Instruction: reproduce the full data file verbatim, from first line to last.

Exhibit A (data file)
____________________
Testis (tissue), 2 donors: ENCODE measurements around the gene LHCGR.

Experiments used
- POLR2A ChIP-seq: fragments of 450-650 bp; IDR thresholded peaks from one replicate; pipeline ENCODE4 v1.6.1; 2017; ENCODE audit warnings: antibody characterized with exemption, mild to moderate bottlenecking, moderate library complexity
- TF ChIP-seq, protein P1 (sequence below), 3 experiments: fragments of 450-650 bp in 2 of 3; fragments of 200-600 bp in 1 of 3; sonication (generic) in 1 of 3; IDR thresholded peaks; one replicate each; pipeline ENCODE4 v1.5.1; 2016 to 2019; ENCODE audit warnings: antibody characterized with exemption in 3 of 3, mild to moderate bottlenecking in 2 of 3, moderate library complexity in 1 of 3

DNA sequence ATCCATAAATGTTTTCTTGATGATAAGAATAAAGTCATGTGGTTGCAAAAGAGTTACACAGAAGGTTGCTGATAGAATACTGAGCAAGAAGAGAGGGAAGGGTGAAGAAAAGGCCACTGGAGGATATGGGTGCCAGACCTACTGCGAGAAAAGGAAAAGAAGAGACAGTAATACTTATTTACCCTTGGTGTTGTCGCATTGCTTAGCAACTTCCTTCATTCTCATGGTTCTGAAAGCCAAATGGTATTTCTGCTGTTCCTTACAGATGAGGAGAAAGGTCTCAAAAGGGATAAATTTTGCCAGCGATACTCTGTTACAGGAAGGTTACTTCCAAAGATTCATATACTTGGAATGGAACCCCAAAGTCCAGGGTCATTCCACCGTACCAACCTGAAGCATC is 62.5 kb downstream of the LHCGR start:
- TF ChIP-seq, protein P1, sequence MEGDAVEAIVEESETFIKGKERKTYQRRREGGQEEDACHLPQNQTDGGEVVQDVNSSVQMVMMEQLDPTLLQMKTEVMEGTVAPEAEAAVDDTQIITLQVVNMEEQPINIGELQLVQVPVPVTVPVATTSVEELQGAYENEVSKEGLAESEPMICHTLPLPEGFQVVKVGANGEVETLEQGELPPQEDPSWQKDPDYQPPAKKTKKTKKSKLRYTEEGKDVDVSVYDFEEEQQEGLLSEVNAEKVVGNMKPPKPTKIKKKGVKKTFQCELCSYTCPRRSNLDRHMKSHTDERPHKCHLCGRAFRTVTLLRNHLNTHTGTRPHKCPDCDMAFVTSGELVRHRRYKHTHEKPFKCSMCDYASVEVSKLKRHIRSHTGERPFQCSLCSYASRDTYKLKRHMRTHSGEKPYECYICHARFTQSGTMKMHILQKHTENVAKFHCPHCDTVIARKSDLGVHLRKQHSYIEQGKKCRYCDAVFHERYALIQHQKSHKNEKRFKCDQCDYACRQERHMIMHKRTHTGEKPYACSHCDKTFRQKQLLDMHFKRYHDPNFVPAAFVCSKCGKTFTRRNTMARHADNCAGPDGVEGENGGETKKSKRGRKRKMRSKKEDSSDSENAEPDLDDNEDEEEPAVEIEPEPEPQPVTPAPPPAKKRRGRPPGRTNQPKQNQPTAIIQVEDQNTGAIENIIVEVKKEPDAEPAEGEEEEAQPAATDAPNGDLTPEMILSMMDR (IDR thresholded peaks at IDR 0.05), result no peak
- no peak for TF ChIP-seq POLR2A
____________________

Testis (tissue), 2 donors: ENCODE measurements around the gene LHCGR.

Experiments used
- POLR2A ChIP-seq: fragments of 450-650 bp; IDR thresholded peaks from one replicate; pipeline ENCODE4 v1.6.1; 2017; ENCODE audit warnings: antibody characterized with exemption, mild to moderate bottlenecking, moderate library complexity
- TF ChIP-seq, protein P1 (sequence below), 3 experiments: fragments of 450-650 bp in 2 of 3; fragments of 200-600 bp in 1 of 3; sonication (generic) in 1 of 3; IDR thresholded peaks; one replicate each; pipeline ENCODE4 v1.5.1; 2016 to 2019; ENCODE audit warnings: antibody characterized with exemption in 3 of 3, mild to moderate bottlenecking in 2 of 3, moderate library complexity in 1 of 3

DNA sequence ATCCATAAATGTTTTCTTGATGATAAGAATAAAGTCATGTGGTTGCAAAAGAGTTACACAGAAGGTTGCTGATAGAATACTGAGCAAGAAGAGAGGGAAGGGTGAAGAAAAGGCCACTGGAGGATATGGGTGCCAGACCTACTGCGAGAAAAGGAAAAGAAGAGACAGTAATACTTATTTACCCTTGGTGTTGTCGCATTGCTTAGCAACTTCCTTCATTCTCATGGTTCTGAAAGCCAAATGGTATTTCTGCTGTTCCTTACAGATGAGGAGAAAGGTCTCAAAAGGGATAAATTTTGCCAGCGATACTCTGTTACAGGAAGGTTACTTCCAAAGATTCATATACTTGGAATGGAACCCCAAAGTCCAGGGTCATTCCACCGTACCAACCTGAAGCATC is 62.5 kb downstream of the LHCGR start:
- TF ChIP-seq, protein P1, sequence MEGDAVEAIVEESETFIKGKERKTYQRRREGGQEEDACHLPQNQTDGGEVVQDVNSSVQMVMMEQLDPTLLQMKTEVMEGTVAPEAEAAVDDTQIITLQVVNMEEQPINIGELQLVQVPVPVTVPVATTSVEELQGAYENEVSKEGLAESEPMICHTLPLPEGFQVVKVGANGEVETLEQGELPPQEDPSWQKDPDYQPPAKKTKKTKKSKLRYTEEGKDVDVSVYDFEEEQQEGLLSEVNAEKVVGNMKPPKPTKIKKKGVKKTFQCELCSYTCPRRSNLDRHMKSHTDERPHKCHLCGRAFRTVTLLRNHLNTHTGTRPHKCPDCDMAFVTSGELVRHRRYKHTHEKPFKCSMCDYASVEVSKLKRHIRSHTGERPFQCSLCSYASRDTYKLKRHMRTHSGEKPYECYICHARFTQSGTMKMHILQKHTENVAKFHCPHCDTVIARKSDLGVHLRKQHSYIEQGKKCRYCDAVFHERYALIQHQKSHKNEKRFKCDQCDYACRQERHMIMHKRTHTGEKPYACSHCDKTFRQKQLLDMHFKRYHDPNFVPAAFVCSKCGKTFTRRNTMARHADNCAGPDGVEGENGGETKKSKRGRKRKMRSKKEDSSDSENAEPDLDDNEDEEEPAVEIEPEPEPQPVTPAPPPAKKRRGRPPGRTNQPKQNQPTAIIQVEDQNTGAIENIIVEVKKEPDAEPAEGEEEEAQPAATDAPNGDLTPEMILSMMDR (IDR thresholded peaks at IDR 0.05), result no peak
- no peak for TF ChIP-seq POLR2A